Author(s): Johanson CE, Reed DJ, Woodbury DM
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Abstract Rats of various postnatal ages were utilized to study developmental changes in the distribution of Na, K and H2O between the various compartments of the lateral ventricular plexus (LVP). During the 3 weeks after birth, as the LVP grows from 0.5 to 0.8 mg, there is a significant increase in plexus K which is accompanied by a progressive decrease in Na and H2O. Also, during this postnatal period the decrease in [3h]inulin space in the plexus is proportional to the decrease in the Na space. Between 3 weeks and adulthood, the [3h]inulin and Na spaces are both augmented to a similar extent; moreover, during this same period of development there is a trebling of the residual [51cr]erythrocyte volume. Despite the substantial changes in the volume of the extracellular fluid and of the residual blood in the plexus with age, the calculated concentrations (mEquiv./kg H2O) of choroid cell Na (30-35) and K (145-155) are similar for all ages investigated. The derived data for cellular ionic concentration, together with the analysis of the ionic concentration gradients (cerebrospinal fluid/plasma H2O), suggest that the transport mechanism which translocates Na and K across the choroidal membrane is operative as early as 3-4 days postnatal. The important role of the choroid plexus in central nervous system homeostasis is discussed in relation to the developing brain.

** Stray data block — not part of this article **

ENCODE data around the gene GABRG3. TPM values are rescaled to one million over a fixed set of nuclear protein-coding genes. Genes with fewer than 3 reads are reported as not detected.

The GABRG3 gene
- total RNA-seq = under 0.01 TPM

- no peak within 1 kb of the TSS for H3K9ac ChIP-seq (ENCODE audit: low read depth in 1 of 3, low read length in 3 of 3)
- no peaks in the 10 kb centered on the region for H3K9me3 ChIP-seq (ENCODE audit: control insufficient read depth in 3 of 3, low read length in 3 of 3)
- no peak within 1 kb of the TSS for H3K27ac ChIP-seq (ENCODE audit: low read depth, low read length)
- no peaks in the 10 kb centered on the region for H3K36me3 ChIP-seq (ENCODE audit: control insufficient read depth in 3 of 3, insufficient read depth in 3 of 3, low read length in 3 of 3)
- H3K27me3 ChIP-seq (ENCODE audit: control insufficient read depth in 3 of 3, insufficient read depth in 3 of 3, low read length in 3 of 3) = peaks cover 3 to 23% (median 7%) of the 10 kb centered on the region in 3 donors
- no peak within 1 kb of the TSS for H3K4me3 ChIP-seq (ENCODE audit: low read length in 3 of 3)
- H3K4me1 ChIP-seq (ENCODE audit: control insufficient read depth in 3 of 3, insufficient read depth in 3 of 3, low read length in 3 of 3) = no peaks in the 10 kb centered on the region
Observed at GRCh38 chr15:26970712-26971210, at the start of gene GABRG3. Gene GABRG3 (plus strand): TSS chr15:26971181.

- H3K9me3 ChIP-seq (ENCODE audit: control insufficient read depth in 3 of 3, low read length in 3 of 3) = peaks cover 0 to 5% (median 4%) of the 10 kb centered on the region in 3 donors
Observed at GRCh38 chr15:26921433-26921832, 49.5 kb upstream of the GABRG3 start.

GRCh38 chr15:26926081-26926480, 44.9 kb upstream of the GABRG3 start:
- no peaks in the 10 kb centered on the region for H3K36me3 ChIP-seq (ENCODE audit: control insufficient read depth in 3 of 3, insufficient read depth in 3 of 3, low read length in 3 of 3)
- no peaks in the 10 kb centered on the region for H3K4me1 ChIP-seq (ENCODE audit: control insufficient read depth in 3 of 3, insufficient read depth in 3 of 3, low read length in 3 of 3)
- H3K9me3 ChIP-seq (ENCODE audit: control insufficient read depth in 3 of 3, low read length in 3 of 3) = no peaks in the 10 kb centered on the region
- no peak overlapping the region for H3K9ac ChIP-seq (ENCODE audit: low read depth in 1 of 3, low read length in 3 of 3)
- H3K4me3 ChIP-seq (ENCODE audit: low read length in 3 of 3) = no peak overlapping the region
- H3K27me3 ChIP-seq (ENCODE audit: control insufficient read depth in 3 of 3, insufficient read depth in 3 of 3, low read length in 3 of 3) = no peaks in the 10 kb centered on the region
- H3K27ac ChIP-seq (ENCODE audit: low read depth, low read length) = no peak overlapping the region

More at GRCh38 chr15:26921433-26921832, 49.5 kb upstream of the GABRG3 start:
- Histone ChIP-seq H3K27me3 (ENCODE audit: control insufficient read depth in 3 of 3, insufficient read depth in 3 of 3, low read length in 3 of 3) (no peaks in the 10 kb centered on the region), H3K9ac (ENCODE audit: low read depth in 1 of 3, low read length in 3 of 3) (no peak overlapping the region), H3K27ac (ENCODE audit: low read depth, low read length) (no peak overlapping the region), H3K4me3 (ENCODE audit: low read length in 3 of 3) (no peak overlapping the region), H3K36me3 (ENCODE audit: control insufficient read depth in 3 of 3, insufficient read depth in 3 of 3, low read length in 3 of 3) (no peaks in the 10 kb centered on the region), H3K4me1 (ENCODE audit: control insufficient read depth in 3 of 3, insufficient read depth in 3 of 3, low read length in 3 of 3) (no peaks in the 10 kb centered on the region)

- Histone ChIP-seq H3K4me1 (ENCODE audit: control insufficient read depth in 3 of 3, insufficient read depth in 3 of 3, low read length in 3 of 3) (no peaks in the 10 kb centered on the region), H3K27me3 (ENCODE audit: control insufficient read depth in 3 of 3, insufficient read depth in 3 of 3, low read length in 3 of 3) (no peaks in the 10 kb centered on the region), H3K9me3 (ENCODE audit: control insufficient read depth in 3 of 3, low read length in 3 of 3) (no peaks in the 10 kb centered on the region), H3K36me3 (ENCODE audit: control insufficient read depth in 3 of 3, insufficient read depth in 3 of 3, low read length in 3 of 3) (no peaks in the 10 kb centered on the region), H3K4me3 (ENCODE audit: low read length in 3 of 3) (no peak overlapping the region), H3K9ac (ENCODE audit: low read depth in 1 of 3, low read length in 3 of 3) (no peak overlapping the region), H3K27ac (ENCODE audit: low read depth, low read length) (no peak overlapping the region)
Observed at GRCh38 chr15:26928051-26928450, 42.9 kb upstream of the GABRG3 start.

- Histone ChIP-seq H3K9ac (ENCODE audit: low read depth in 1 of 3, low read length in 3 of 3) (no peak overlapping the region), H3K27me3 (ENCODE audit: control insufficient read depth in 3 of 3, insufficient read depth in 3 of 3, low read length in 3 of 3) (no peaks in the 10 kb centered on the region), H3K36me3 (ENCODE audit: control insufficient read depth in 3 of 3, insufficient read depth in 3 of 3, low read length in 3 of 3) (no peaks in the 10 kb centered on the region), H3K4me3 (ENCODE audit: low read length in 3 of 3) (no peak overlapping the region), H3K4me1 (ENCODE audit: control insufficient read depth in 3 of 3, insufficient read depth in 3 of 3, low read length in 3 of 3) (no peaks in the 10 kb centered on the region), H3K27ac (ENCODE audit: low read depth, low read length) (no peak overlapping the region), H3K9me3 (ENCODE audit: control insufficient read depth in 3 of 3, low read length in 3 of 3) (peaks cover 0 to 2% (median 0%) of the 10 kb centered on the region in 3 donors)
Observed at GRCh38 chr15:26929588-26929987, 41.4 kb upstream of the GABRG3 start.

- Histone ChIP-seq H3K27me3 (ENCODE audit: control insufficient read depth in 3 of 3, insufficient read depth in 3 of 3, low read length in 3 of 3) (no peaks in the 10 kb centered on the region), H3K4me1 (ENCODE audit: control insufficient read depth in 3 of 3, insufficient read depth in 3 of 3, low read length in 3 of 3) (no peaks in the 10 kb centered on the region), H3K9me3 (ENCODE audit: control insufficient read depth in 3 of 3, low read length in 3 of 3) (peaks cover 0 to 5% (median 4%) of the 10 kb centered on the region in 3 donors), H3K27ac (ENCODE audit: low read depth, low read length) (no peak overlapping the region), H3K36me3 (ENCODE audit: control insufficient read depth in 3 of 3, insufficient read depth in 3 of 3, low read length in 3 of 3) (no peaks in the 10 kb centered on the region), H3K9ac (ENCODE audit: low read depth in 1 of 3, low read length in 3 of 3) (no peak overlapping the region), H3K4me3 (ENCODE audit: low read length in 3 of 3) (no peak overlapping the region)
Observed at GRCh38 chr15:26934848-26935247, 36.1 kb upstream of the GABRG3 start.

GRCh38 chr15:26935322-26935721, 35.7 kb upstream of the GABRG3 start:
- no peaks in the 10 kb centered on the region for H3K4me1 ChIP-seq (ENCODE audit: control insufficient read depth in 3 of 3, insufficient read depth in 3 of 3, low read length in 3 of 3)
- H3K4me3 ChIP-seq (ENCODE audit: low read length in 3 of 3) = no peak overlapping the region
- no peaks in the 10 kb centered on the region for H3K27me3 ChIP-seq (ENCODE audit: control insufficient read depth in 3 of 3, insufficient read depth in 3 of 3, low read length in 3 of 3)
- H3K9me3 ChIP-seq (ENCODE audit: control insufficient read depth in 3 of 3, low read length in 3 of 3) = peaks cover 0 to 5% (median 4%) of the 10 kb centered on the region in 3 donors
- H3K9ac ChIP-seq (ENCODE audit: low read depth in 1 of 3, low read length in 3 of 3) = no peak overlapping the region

This article was published in Brain Res
and referenced in International Journal of Waste Resources